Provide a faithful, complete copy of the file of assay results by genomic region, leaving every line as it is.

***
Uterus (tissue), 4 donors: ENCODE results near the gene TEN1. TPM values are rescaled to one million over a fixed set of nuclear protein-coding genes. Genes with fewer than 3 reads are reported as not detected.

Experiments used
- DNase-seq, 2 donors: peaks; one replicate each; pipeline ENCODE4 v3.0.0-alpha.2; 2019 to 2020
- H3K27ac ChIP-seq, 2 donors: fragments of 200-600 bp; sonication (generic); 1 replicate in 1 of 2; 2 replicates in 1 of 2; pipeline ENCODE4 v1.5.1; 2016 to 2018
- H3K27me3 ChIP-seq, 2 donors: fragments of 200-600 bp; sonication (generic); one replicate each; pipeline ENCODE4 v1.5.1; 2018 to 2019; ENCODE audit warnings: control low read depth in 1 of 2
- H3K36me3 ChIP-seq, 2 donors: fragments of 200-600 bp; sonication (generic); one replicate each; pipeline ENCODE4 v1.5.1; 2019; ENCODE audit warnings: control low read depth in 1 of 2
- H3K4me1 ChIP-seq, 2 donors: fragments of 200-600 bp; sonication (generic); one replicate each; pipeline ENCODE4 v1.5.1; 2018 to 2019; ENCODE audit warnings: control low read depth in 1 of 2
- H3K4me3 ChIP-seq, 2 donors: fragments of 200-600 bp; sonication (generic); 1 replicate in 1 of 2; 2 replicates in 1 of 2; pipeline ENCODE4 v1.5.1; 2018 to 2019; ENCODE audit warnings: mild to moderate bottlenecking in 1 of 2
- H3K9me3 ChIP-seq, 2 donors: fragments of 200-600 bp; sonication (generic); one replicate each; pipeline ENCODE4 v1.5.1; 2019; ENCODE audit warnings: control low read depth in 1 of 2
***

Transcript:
Uterus (tissue), 4 donors: ENCODE results near the gene TEN1. TPM values are rescaled to one million over a fixed set of nuclear protein-coding genes. Genes with fewer than 3 reads are reported as not detected.

Experiments used
- DNase-seq, 2 donors: peaks; one replicate each; pipeline ENCODE4 v3.0.0-alpha.2; 2019 to 2020
- H3K27ac ChIP-seq, 2 donors: fragments of 200-600 bp; sonication (generic); 1 replicate in 1 of 2; 2 replicates in 1 of 2; pipeline ENCODE4 v1.5.1; 2016 to 2018
- H3K27me3 ChIP-seq, 2 donors: fragments of 200-600 bp; sonication (generic); one replicate each; pipeline ENCODE4 v1.5.1; 2018 to 2019; ENCODE audit warnings: control low read depth in 1 of 2
- H3K36me3 ChIP-seq, 2 donors: fragments of 200-600 bp; sonication (generic); one replicate each; pipeline ENCODE4 v1.5.1; 2019; ENCODE audit warnings: control low read depth in 1 of 2
- H3K4me1 ChIP-seq, 2 donors: fragments of 200-600 bp; sonication (generic); one replicate each; pipeline ENCODE4 v1.5.1; 2018 to 2019; ENCODE audit warnings: control low read depth in 1 of 2
- H3K4me3 ChIP-seq, 2 donors: fragments of 200-600 bp; sonication (generic); 1 replicate in 1 of 2; 2 replicates in 1 of 2; pipeline ENCODE4 v1.5.1; 2018 to 2019; ENCODE audit warnings: mild to moderate bottlenecking in 1 of 2
- H3K9me3 ChIP-seq, 2 donors: fragments of 200-600 bp; sonication (generic); one replicate each; pipeline ENCODE4 v1.5.1; 2019; ENCODE audit warnings: control low read depth in 1 of 2